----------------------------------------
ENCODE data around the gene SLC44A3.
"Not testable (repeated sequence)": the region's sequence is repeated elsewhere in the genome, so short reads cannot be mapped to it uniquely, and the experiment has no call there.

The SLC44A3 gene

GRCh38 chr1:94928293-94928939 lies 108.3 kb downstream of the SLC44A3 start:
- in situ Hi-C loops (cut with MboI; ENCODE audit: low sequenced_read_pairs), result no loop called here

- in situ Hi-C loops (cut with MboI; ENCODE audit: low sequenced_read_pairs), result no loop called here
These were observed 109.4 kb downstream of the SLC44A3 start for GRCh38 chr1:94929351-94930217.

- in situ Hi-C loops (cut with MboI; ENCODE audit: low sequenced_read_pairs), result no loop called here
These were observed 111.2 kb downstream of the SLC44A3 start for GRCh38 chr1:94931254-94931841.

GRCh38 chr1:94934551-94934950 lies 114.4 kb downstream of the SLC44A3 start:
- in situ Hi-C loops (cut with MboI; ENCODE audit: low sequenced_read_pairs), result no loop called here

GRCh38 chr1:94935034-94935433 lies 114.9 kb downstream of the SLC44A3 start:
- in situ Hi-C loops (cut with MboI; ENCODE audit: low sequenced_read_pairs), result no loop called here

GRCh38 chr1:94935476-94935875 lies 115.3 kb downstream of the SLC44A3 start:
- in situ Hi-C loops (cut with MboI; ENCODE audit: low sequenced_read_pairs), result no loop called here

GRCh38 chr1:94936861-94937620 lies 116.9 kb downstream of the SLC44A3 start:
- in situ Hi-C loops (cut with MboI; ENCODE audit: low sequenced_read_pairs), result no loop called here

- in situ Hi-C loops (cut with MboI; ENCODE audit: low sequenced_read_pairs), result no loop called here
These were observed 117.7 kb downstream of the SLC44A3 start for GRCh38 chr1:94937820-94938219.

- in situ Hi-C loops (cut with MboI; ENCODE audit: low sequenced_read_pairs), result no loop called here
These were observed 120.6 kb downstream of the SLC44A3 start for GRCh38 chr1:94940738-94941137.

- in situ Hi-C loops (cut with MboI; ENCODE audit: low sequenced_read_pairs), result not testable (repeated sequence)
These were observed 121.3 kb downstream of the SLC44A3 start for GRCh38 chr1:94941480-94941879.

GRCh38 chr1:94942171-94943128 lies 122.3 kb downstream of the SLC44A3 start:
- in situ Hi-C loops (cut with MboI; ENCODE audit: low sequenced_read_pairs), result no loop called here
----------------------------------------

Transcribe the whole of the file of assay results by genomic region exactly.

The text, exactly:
ENCODE data around the gene SLC44A3.
"Not testable (repeated sequence)": the region's sequence is repeated elsewhere in the genome, so short reads cannot be mapped to it uniquely, and the experiment has no call there.

The SLC44A3 gene

GRCh38 chr1:94928293-94928939 lies 108.3 kb downstream of the SLC44A3 start:
- in situ Hi-C loops (cut with MboI; ENCODE audit: low sequenced_read_pairs), result no loop called here

- in situ Hi-C loops (cut with MboI; ENCODE audit: low sequenced_read_pairs), result no loop called here
These were observed 109.4 kb downstream of the SLC44A3 start for GRCh38 chr1:94929351-94930217.

- in situ Hi-C loops (cut with MboI; ENCODE audit: low sequenced_read_pairs), result no loop called here
These were observed 111.2 kb downstream of the SLC44A3 start for GRCh38 chr1:94931254-94931841.

GRCh38 chr1:94934551-94934950 lies 114.4 kb downstream of the SLC44A3 start:
- in situ Hi-C loops (cut with MboI; ENCODE audit: low sequenced_read_pairs), result no loop called here

GRCh38 chr1:94935034-94935433 lies 114.9 kb downstream of the SLC44A3 start:
- in situ Hi-C loops (cut with MboI; ENCODE audit: low sequenced_read_pairs), result no loop called here

GRCh38 chr1:94935476-94935875 lies 115.3 kb downstream of the SLC44A3 start:
- in situ Hi-C loops (cut with MboI; ENCODE audit: low sequenced_read_pairs), result no loop called here

GRCh38 chr1:94936861-94937620 lies 116.9 kb downstream of the SLC44A3 start:
- in situ Hi-C loops (cut with MboI; ENCODE audit: low sequenced_read_pairs), result no loop called here

- in situ Hi-C loops (cut with MboI; ENCODE audit: low sequenced_read_pairs), result no loop called here
These were observed 117.7 kb downstream of the SLC44A3 start for GRCh38 chr1:94937820-94938219.

- in situ Hi-C loops (cut with MboI; ENCODE audit: low sequenced_read_pairs), result no loop called here
These were observed 120.6 kb downstream of the SLC44A3 start for GRCh38 chr1:94940738-94941137.

- in situ Hi-C loops (cut with MboI; ENCODE audit: low sequenced_read_pairs), result not testable (repeated sequence)
These were observed 121.3 kb downstream of the SLC44A3 start for GRCh38 chr1:94941480-94941879.

GRCh38 chr1:94942171-94943128 lies 122.3 kb downstream of the SLC44A3 start:
- in situ Hi-C loops (cut with MboI; ENCODE audit: low sequenced_read_pairs), result no loop called here